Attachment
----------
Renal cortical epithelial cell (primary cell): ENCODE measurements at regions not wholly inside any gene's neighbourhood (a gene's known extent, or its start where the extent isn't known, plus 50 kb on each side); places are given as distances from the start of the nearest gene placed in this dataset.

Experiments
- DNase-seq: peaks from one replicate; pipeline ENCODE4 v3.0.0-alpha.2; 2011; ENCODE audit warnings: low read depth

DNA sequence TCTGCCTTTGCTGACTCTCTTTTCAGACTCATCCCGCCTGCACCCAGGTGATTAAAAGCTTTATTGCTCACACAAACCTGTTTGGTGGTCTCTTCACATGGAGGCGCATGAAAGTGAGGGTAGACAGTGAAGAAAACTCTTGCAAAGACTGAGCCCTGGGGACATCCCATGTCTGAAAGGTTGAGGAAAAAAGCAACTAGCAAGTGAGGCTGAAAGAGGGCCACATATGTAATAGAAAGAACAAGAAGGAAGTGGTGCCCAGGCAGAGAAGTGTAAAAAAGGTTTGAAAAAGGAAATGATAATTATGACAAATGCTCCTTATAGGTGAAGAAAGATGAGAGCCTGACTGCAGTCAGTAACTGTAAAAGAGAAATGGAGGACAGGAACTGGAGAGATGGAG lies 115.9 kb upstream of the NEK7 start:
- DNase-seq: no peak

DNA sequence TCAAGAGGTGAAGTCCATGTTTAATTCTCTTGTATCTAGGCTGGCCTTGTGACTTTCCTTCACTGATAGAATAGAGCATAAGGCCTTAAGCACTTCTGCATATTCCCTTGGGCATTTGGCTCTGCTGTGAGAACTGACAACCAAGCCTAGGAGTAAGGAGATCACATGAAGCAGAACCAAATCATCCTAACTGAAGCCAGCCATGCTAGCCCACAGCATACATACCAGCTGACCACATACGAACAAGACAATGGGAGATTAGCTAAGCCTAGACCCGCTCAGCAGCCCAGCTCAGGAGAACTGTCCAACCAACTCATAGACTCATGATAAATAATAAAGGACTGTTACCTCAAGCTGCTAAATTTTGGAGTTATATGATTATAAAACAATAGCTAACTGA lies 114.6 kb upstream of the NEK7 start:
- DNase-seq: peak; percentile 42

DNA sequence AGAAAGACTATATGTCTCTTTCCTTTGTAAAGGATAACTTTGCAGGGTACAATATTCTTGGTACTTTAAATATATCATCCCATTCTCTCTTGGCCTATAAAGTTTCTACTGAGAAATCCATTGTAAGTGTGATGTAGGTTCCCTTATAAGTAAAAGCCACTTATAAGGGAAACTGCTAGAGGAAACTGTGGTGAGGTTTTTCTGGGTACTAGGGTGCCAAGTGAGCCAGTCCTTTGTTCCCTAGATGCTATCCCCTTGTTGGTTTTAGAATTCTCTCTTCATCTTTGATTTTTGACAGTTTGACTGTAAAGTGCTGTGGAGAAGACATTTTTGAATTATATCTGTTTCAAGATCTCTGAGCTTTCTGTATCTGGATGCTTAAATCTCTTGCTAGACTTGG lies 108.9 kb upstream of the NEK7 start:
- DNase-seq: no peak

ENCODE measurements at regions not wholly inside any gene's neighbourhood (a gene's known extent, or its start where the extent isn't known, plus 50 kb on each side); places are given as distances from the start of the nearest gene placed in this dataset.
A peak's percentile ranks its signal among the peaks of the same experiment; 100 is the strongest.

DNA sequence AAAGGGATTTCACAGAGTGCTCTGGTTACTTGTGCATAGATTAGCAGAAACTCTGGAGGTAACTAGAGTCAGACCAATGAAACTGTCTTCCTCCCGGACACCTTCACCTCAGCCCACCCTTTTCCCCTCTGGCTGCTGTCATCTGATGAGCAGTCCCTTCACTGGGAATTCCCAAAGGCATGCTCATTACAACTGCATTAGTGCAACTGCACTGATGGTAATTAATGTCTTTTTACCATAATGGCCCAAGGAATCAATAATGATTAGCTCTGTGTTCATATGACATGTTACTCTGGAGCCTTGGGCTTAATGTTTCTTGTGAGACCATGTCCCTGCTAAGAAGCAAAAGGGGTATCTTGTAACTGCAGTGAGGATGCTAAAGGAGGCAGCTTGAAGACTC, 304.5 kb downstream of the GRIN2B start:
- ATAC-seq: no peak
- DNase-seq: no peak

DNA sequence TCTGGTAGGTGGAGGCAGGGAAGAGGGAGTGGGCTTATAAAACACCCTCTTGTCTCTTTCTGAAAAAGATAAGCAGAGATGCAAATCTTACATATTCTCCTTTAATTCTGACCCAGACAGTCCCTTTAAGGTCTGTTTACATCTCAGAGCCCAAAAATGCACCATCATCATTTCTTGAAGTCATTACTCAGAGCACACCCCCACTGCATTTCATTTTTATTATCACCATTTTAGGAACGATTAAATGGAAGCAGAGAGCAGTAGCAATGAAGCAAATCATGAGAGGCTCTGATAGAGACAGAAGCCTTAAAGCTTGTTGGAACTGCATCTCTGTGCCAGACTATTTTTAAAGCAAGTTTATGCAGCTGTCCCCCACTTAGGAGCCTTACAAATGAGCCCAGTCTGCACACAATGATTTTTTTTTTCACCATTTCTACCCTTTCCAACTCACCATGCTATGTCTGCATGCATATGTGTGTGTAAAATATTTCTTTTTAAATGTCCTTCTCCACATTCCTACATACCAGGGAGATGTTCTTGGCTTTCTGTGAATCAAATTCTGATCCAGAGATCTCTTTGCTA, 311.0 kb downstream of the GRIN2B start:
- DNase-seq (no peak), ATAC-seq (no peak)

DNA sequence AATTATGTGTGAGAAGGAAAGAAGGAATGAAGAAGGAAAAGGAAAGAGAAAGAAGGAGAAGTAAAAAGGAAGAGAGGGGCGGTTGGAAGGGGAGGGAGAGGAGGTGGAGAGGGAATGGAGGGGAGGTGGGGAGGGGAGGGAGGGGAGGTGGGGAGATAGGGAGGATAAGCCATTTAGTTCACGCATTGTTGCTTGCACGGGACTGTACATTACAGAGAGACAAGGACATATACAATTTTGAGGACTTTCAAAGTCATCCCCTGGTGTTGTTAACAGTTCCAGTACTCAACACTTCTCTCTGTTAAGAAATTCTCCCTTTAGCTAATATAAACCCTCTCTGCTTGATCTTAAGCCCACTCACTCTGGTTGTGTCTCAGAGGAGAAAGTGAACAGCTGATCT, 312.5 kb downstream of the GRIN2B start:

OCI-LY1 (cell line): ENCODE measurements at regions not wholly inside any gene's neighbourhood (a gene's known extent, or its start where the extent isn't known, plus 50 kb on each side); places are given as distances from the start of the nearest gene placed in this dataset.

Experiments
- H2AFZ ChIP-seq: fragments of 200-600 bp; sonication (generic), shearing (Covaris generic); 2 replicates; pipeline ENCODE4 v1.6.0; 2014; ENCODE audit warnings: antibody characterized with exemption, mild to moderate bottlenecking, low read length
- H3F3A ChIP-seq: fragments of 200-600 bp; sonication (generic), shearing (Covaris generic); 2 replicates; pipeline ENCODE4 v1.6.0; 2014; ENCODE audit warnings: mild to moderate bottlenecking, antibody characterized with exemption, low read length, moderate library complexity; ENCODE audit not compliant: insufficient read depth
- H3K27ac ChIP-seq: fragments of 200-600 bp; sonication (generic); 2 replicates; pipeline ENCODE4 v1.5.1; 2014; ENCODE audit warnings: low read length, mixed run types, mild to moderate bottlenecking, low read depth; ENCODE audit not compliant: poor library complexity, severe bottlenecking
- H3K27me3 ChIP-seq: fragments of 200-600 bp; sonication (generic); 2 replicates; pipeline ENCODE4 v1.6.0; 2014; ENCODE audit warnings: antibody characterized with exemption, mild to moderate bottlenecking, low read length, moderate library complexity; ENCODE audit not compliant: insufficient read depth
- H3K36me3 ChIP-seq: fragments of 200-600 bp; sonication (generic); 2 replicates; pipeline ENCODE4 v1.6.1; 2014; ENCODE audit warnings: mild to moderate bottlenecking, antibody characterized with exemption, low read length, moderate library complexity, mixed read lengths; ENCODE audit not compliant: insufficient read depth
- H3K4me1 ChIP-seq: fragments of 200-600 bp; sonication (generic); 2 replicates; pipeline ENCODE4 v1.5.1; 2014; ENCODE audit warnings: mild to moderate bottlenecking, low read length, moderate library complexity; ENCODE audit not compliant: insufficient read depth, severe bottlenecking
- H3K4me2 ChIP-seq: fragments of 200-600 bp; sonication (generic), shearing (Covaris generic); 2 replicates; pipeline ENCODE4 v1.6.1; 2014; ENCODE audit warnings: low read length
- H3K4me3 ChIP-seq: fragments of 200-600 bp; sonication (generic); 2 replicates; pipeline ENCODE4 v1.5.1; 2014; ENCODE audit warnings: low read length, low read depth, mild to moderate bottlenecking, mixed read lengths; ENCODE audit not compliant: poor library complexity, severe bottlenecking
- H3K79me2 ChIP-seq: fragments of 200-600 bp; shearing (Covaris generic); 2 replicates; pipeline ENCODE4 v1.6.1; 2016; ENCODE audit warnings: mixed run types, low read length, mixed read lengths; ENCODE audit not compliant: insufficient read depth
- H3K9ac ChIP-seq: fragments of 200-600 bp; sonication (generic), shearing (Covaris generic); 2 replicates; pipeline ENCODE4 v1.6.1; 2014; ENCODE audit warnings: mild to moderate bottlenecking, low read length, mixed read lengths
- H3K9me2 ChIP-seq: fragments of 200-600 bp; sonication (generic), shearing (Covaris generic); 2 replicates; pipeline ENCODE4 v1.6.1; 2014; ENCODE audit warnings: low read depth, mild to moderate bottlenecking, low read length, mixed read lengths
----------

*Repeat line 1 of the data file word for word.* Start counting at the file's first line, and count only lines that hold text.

Renal cortical epithelial cell (primary cell): ENCODE measurements at regions not wholly inside any gene's neighbourhood (a gene's known extent, or its start where the extent isn't known, plus 50 kb on each side); places are given as distances from the start of the nearest gene placed in this dataset.